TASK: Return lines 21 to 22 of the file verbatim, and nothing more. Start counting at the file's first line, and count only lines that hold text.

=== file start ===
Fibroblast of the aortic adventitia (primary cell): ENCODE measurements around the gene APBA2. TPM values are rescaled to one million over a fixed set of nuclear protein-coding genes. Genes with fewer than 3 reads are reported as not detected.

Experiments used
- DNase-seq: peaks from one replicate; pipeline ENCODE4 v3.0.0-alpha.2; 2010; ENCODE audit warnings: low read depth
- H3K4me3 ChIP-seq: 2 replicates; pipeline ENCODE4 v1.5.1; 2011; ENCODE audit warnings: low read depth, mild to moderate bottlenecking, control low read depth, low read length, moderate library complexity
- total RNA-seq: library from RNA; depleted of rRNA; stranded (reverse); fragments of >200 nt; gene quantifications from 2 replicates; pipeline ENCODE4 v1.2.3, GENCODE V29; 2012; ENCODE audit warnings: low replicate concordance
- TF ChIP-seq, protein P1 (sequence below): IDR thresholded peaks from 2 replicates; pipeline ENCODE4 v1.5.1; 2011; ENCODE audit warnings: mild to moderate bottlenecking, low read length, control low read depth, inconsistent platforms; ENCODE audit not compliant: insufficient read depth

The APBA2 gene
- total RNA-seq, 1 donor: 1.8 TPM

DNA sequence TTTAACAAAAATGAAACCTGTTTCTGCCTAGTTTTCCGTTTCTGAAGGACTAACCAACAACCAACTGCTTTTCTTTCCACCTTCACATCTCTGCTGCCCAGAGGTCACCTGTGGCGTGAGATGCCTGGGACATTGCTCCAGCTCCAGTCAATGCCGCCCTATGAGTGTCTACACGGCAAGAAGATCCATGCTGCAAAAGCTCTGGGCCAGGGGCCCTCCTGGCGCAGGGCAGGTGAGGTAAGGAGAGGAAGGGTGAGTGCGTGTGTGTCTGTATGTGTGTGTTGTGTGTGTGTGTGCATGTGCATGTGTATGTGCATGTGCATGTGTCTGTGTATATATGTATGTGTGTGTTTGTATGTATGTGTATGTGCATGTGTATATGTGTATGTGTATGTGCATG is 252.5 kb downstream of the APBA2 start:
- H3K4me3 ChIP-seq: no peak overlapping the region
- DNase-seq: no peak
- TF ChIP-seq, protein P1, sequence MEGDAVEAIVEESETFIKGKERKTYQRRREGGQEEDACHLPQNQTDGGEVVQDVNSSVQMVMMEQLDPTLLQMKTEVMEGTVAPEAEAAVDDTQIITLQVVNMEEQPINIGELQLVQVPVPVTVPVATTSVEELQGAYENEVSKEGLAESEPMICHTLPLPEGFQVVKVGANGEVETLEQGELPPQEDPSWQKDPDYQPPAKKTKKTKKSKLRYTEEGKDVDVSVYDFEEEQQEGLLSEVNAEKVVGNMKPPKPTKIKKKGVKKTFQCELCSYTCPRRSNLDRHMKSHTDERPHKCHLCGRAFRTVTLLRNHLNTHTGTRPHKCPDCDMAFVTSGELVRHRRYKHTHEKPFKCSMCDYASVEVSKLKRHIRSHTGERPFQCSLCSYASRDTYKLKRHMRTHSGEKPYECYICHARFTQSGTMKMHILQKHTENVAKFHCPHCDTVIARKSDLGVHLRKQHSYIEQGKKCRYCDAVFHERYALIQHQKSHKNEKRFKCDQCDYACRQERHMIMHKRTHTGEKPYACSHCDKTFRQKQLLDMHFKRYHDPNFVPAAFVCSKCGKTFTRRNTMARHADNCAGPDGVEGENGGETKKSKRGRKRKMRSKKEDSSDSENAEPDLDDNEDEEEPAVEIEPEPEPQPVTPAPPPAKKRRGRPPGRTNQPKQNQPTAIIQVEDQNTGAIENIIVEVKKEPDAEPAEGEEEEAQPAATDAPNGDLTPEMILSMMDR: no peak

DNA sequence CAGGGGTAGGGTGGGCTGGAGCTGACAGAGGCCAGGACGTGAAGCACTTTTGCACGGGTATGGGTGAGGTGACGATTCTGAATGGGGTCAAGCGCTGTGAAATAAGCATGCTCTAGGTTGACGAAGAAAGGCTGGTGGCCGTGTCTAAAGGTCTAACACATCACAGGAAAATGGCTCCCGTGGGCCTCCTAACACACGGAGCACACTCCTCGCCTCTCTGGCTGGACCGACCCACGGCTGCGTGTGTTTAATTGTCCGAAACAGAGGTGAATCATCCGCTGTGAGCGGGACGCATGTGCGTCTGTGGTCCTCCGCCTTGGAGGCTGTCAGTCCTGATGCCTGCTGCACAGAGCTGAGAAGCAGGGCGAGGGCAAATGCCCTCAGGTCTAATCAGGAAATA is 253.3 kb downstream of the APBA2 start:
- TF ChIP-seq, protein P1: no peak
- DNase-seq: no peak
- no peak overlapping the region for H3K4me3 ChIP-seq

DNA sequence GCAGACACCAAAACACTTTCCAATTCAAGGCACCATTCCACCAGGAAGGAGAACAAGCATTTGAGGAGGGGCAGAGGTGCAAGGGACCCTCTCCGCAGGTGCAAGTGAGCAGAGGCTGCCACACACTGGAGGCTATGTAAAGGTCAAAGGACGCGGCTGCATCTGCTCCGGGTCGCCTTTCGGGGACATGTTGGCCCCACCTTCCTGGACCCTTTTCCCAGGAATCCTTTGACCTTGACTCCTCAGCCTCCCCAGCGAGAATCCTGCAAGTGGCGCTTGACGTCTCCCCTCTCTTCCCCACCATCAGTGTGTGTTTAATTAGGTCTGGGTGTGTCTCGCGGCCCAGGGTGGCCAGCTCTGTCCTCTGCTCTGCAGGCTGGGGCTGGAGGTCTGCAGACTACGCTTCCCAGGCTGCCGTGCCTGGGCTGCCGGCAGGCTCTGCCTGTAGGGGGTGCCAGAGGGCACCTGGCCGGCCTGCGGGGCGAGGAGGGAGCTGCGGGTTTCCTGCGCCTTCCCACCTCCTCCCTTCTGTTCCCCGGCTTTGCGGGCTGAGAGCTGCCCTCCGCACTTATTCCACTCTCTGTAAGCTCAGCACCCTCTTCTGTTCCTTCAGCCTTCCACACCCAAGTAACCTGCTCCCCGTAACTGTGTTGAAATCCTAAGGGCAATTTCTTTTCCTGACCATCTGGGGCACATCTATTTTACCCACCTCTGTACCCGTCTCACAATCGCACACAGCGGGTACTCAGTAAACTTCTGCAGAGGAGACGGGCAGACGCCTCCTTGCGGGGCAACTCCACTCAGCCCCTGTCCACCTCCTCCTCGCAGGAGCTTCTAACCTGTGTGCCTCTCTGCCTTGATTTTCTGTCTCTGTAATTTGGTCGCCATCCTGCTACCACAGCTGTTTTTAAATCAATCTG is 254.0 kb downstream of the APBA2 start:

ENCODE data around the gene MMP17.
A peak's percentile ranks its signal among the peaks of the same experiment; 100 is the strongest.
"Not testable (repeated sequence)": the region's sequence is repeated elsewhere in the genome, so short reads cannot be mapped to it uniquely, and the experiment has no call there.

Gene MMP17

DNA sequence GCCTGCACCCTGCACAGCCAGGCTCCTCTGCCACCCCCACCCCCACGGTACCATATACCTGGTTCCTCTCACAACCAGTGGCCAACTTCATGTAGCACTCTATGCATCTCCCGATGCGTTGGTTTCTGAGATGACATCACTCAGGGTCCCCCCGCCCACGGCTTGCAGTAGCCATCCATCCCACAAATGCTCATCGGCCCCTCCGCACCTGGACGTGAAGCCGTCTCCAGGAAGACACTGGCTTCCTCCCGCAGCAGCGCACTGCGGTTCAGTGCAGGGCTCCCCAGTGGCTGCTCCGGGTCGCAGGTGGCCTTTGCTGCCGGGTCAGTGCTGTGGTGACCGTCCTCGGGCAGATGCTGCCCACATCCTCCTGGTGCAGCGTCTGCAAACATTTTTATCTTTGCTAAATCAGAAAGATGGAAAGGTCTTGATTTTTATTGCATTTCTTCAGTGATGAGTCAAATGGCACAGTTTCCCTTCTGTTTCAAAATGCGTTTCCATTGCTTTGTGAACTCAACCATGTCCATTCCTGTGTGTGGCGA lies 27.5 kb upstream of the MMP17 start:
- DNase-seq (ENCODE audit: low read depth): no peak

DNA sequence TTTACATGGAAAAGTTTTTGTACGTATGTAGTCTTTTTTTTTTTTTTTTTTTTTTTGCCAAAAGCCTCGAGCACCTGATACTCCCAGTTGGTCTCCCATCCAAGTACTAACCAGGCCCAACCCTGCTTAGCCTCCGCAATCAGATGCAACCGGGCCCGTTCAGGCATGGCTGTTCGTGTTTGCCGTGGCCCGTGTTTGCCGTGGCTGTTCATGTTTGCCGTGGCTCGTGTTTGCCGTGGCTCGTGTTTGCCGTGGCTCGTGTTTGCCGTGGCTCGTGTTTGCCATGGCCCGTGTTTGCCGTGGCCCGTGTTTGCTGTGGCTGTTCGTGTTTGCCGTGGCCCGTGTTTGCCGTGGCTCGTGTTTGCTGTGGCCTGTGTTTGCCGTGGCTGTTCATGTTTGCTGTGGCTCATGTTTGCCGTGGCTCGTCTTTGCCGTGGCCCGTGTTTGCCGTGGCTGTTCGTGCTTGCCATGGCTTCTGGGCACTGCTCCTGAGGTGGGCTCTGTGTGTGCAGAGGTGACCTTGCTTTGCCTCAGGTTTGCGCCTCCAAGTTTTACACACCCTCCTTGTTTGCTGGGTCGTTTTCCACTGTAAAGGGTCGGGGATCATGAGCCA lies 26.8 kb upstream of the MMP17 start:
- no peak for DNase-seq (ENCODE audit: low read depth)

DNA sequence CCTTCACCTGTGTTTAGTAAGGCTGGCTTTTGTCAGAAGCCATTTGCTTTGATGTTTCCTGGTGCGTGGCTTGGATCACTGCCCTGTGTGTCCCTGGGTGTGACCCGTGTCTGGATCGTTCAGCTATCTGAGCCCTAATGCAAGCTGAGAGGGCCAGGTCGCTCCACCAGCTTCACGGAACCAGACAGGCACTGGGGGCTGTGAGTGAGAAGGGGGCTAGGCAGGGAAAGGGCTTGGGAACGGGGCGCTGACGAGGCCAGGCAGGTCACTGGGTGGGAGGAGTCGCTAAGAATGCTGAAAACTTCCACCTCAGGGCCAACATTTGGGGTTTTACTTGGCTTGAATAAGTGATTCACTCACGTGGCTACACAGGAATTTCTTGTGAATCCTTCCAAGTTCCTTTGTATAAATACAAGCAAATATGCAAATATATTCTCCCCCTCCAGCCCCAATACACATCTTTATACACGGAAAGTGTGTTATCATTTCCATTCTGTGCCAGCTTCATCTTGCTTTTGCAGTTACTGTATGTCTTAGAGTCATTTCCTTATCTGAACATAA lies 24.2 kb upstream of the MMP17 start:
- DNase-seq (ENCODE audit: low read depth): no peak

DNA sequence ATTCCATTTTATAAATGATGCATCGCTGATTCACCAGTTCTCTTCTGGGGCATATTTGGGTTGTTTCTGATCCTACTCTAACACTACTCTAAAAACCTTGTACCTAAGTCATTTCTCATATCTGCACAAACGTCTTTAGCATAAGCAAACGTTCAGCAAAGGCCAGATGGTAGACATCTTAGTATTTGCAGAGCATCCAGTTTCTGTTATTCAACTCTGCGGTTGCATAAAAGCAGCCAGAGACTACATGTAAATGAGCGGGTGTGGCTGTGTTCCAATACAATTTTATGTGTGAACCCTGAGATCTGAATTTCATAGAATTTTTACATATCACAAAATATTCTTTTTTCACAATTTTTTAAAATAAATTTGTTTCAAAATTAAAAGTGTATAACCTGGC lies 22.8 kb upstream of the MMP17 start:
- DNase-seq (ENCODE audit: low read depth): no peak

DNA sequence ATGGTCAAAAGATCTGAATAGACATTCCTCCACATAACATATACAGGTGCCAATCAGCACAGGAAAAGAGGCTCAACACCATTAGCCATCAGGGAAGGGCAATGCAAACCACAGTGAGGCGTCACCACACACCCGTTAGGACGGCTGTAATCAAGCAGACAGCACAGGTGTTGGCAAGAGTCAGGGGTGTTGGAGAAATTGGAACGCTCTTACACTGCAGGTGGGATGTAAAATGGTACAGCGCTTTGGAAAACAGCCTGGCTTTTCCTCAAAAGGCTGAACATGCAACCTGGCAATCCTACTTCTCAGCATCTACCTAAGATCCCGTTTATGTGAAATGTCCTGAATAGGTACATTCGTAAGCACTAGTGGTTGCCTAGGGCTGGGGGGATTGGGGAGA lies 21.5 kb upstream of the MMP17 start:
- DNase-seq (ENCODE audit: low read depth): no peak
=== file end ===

Gene MMP17

DNA sequence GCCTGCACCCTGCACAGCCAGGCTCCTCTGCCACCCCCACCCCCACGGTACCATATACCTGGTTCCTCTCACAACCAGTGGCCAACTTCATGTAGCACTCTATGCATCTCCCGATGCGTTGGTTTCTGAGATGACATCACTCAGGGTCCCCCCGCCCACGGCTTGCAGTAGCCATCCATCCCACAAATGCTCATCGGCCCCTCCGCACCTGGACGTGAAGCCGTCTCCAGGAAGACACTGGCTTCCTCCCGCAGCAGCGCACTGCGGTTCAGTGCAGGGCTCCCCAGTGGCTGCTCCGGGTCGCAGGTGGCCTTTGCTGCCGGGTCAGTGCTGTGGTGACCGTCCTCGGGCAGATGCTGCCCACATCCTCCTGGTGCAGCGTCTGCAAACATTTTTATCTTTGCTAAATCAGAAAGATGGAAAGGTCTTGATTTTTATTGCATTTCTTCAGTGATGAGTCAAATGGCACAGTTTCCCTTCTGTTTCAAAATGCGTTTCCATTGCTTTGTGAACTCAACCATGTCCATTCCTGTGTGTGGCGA lies 27.5 kb upstream of the MMP17 start: